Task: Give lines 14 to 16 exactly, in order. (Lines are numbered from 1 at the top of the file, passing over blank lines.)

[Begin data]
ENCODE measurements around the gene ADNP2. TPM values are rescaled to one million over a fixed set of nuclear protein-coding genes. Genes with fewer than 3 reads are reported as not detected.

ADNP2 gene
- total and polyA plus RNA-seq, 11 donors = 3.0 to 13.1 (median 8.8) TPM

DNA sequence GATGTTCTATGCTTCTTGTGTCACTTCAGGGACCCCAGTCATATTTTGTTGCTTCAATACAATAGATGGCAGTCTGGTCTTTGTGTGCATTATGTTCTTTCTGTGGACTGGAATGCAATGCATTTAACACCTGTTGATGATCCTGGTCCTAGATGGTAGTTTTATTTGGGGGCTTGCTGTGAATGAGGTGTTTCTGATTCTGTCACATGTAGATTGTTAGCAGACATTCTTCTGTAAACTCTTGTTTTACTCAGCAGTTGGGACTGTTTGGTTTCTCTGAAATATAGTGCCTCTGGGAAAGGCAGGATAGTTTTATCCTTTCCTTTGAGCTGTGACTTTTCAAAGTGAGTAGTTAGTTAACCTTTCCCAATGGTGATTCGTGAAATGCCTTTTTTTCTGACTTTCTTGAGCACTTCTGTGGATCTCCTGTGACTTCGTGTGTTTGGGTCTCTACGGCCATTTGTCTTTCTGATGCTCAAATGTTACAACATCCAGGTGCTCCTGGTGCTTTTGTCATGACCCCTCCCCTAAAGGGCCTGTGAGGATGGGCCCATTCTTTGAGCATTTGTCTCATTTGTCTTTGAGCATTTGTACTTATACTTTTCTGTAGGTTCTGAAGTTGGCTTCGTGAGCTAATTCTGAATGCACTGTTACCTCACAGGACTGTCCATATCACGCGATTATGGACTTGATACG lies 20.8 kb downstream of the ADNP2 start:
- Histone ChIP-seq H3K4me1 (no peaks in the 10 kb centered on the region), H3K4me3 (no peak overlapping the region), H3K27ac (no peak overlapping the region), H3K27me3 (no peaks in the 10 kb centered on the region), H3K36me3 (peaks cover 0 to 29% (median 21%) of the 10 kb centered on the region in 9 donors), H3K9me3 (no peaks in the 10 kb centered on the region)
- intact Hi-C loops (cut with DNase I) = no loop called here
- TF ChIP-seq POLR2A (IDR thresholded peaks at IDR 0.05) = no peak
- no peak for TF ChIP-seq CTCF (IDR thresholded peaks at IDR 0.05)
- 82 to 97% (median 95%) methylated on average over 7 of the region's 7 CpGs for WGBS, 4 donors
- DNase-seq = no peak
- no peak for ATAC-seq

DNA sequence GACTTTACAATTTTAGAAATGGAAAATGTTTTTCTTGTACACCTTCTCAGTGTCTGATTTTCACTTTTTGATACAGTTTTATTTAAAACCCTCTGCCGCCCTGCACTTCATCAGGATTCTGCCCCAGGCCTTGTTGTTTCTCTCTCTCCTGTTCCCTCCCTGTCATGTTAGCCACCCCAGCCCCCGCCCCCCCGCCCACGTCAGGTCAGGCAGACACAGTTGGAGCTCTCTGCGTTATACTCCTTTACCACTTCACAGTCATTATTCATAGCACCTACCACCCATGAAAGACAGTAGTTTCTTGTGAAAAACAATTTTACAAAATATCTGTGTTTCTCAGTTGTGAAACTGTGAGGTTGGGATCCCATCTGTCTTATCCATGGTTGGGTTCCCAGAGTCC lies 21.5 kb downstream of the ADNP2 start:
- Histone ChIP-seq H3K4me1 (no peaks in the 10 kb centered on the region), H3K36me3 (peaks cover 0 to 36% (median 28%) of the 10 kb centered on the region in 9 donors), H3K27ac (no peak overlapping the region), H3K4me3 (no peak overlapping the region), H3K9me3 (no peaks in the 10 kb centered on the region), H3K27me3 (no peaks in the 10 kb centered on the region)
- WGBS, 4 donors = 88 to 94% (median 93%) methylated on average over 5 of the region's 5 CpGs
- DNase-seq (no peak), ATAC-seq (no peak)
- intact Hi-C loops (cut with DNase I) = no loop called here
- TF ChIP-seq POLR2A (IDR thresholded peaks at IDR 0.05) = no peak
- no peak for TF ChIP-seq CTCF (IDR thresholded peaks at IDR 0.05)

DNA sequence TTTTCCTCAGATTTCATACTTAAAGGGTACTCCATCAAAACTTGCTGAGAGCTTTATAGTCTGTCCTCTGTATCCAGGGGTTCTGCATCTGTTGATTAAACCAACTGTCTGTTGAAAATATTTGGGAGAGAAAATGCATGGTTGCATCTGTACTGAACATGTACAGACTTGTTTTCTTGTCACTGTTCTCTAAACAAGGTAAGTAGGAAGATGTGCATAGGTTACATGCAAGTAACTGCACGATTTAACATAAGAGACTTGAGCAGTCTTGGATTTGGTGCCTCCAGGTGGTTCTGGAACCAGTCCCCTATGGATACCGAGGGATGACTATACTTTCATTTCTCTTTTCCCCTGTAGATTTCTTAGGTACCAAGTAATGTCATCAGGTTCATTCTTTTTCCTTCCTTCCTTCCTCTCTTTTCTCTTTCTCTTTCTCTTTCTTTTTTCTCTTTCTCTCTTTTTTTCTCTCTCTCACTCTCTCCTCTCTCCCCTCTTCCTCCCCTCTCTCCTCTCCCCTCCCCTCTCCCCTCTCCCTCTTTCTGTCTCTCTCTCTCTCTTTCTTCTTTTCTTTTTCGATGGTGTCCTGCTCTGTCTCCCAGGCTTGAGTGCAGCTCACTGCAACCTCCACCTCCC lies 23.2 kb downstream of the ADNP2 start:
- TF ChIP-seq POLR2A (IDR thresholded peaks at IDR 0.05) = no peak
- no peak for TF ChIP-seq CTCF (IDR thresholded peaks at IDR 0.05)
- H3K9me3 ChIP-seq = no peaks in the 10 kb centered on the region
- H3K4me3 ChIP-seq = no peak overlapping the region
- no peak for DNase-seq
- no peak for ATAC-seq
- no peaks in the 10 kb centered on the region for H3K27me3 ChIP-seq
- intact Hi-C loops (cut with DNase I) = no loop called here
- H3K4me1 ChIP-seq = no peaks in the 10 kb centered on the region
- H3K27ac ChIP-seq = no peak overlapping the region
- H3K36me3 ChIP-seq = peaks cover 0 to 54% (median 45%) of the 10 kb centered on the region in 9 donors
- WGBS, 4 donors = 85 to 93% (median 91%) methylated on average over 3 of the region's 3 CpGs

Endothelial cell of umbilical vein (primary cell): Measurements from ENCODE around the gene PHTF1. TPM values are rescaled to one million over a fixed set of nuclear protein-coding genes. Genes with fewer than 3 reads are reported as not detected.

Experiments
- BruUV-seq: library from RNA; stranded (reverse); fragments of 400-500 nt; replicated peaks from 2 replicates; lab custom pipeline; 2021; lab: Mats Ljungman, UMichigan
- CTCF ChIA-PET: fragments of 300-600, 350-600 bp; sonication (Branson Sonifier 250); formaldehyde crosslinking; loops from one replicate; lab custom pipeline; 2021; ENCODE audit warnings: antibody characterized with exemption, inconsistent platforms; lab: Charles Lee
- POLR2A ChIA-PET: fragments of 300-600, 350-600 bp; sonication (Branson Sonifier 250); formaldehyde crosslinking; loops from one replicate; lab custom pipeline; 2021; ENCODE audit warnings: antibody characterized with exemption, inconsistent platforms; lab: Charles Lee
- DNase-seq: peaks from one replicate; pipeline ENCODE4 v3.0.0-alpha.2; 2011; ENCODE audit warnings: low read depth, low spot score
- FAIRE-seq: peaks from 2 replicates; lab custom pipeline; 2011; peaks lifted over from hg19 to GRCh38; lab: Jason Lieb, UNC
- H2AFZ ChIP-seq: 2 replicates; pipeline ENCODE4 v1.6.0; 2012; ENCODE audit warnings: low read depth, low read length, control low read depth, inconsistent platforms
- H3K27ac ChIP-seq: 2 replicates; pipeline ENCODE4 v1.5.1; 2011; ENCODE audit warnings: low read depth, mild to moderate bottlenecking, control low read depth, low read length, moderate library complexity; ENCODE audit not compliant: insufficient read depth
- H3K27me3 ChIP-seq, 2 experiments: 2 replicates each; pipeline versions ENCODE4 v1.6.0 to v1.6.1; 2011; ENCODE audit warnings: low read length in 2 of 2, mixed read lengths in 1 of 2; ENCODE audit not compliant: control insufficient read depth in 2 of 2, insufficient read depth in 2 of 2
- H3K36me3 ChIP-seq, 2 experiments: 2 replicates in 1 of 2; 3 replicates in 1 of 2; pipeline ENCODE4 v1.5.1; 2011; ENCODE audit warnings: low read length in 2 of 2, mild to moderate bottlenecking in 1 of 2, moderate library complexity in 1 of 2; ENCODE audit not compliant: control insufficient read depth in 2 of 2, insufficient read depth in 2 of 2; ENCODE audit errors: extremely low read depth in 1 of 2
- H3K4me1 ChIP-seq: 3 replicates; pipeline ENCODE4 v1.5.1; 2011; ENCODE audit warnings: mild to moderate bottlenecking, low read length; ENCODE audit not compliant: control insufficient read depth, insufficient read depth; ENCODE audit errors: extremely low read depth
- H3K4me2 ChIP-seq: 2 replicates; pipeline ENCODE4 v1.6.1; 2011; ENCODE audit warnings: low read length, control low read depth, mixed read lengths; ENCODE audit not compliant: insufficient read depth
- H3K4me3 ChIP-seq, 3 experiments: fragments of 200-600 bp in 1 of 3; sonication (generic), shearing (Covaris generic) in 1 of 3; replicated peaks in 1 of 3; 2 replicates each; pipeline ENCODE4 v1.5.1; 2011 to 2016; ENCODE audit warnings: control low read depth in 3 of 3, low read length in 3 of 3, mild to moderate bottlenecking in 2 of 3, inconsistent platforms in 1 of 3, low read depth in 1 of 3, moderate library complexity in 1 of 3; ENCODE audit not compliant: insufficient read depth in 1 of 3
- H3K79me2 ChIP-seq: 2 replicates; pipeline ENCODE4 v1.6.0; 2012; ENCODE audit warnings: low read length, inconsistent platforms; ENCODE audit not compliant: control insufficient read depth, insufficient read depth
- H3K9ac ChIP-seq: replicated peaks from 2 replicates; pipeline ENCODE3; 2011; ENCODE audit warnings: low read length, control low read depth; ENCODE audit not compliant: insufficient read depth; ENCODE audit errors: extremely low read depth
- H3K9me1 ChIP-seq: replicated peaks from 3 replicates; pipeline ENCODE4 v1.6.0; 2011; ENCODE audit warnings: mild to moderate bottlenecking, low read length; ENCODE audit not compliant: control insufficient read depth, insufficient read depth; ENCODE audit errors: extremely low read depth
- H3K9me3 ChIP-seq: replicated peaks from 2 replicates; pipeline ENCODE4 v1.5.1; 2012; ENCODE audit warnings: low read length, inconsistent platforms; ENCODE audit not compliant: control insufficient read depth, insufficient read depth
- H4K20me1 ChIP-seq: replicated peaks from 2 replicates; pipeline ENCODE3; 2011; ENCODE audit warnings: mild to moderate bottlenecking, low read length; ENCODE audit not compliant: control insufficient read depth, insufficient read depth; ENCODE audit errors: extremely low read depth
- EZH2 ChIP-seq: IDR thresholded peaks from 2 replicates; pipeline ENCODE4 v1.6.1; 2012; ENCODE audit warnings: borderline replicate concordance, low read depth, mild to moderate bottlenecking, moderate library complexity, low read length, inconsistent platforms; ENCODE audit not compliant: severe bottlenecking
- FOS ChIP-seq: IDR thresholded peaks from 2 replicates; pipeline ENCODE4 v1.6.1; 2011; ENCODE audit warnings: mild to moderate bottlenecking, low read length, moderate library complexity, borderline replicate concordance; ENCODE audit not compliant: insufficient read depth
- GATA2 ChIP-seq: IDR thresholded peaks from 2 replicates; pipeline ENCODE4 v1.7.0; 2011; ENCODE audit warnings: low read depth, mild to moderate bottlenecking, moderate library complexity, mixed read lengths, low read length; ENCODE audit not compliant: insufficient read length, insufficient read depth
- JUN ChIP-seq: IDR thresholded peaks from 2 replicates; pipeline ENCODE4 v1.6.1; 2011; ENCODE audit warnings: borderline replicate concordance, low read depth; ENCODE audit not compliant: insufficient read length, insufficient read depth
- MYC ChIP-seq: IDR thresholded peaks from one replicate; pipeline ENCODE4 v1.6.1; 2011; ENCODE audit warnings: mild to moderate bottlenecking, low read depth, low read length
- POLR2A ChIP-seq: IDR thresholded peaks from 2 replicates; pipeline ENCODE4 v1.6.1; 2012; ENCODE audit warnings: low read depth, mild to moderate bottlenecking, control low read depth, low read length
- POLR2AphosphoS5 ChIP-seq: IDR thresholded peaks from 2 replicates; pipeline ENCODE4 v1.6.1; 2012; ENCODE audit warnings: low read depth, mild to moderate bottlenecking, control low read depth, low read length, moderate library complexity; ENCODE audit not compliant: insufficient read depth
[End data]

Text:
- WGBS, 4 donors = 88 to 94% (median 93%) methylated on average over 5 of the region's 5 CpGs
- DNase-seq (no peak), ATAC-seq (no peak)
- intact Hi-C loops (cut with DNase I) = no loop called here